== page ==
Softpedia Interview: Toyota Racing Development on Windows 8 and Surface RT

We’ve talked to TRD about the new Trackside app and Microsoft’s new operating system

  This is the newly-developed Trackside app
TRD officially released the so-called Trackside app a few days ago, proving everybody that Microsoft’s Surface RT, the company’s first tablet in history, could be used for quite a wide array of tasks.

TRD officially released the so-called Trackside app a few days ago, proving everybody that Microsoft’s Surface RT, the company’s first tablet in history, could be used for quite a wide array of tasks.

The new application can greatly improve car performance because it allows drivers and engineers to analyze the collected data easier than ever before. The project is still in testing phase at this point, but the app will go live for the first time in February at Daytona.

To get a better view on Windows 8’s role in this new project, we’ve talked to Darren Jones, group lead of software development for Toyota Racing Development, and Steve Wickham, VP of chassis operations for Toyota Racing Development, as both of them have been involved in the creation of the Trackside app.

Softpedia: First of all, congratulations for the app! How long have you been working on it?

TRD: The original Windows 7 app on which Trackside is based was developed over the last two years. The Windows 8 Trackside app has been developed over the last six months.

Softpedia: While choosing the Surface RT to be installed in the cockpit of a race car pretty much makes sense, isn't the upcoming Surface with Windows 8 Pro a better choice?

TRD: To clarify, the device is handed to the driver during pitstops in practice so it is not present in the car when it is on the track. We used Surface Windows RT to test the Trackside app during our pilot phase; we are still evaluating devices based on best options for battery life, weight, screen resolution and what will work well across our teams in a hazardous environment.

We found the Surface Windows RT device to be a good fit for the relatively lightweight Trackside app as used for communications between the driver and his engineers. I am sure our teams would enjoy the power of the Surface Windows 8 Pro when it is available and as we expand the capabilities of Trackside outside of the driver/engineer use case.

Softpedia: Do you expect some other teams to develop and adopt similar technologies?

TRD: I would be disappointed if they did not see this and want to copy it!! Racing is always about being that bit better than your competitors in every area...

Softpedia: The system will go live at Daytona in February 2013, but you've said that the app is already being tested in practice runs across the country. What do test drivers think about it?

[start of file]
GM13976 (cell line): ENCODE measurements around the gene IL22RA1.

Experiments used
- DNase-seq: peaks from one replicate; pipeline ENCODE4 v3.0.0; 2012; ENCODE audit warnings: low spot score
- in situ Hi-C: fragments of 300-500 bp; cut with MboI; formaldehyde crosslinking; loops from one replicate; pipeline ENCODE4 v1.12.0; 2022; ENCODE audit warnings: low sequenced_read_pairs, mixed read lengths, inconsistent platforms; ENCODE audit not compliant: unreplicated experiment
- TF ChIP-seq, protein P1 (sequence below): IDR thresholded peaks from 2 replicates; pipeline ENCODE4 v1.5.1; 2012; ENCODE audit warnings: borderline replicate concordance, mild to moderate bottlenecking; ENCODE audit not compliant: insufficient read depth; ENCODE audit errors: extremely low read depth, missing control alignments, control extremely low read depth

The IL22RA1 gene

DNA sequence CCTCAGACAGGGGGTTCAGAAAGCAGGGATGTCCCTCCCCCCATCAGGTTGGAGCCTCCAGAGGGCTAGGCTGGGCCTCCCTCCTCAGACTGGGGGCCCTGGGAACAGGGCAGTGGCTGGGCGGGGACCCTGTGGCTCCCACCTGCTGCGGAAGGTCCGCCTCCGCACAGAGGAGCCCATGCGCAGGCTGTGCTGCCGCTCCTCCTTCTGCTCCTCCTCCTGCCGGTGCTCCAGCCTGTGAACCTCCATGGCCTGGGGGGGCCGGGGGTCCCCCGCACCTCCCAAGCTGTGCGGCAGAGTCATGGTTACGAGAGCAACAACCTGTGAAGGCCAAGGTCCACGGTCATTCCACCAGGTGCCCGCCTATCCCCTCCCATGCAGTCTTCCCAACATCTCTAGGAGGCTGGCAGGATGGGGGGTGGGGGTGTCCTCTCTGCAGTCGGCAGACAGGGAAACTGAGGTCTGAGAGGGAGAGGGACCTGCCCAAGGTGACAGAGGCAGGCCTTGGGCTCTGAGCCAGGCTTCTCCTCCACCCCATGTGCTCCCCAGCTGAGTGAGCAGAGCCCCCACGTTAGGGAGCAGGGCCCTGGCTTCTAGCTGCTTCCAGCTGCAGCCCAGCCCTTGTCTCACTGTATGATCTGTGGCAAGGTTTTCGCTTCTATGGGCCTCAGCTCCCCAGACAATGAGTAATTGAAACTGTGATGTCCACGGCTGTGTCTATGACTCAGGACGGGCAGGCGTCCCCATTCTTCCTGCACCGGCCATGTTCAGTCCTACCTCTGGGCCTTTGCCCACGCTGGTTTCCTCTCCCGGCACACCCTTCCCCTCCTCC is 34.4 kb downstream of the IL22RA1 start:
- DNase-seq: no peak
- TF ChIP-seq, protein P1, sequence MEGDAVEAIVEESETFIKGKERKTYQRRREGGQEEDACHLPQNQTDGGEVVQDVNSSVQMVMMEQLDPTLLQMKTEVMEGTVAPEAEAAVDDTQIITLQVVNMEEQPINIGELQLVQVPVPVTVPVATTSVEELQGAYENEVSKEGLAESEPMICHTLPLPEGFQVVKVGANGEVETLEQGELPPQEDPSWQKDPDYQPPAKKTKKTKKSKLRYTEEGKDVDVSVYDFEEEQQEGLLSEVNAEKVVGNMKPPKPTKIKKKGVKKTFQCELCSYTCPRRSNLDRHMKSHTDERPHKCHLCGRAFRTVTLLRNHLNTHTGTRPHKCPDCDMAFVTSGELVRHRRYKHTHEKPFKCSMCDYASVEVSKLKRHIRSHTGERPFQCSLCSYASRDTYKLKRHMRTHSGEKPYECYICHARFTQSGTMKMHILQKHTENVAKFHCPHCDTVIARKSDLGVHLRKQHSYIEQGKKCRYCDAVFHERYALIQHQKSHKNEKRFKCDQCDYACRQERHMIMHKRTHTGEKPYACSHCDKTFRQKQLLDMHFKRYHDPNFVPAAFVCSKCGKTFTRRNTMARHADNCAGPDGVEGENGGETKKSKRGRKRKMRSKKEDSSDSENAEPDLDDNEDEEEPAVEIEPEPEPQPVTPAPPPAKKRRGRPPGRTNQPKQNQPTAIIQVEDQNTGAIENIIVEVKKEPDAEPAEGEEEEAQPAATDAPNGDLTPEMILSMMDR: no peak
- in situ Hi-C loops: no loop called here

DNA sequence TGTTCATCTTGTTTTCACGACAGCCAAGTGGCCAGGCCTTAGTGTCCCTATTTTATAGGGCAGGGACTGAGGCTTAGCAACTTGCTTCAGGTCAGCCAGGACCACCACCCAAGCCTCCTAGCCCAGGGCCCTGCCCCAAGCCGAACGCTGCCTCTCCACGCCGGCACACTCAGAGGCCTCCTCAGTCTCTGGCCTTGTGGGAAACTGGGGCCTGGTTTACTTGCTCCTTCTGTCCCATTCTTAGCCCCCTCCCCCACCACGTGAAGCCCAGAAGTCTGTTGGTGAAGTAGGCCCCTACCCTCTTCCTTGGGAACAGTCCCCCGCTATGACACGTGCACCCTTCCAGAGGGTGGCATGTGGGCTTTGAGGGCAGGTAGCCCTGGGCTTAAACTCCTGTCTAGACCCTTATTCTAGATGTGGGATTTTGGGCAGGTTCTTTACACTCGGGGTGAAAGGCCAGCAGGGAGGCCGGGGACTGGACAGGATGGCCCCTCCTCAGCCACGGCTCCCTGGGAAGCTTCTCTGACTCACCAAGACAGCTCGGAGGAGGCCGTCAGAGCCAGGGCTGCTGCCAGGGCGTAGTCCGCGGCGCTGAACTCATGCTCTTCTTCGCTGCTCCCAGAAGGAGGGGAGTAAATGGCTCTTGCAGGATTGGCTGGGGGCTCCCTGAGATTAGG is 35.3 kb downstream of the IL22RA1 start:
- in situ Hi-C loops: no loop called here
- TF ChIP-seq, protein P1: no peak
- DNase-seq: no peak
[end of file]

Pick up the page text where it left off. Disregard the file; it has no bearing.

TRD: The feedback has been very positive from the drivers and engineers that have seen and used it. Those guys are very demanding and if they see something that could give them an advantage, especially using new technology, they jump on it.

Softpedia: And what about the Surface RT? Because Windows RT and Windows 8 have both been considered pretty confusing operating systems by analysts and users.

TRD: We have had very few adoption issues, just a quick few minutes and they are up and running.

Softpedia: We've heard that TRD will also help Toyota develop special-edition models with high-performance parts. Do you plan to rely on Windows 8 and use a similar technology to improve these cars' performance?

TRD: I am afraid I can't specifically comment on that as that is a separate area of TRD and Toyota's business. I would like to think any performance-related organization would want the latest technology.

Softpedia: Microsoft claims that Windows 8 is the kind of operating system that's addressed to all consumer categories, including businesses from a wide array of industry sectors. What do you think about this statement?

TRD: I would say so far so good with Windows 8 for us in our world. I am looking forward to the benefits it can bring across our business.

Softpedia: Are you working on some other Windows 8/Windows RT projects that could be released in the near future?

TRD: We are always working on our development tools; it is logical that these will eventually migrate to Windows 8. The touch environment is a natural fit for working at the race track. As for RT, we will evaluate, as will our teams, the best equipment for each area of our business. RT will be one of those considered in many of those areas.

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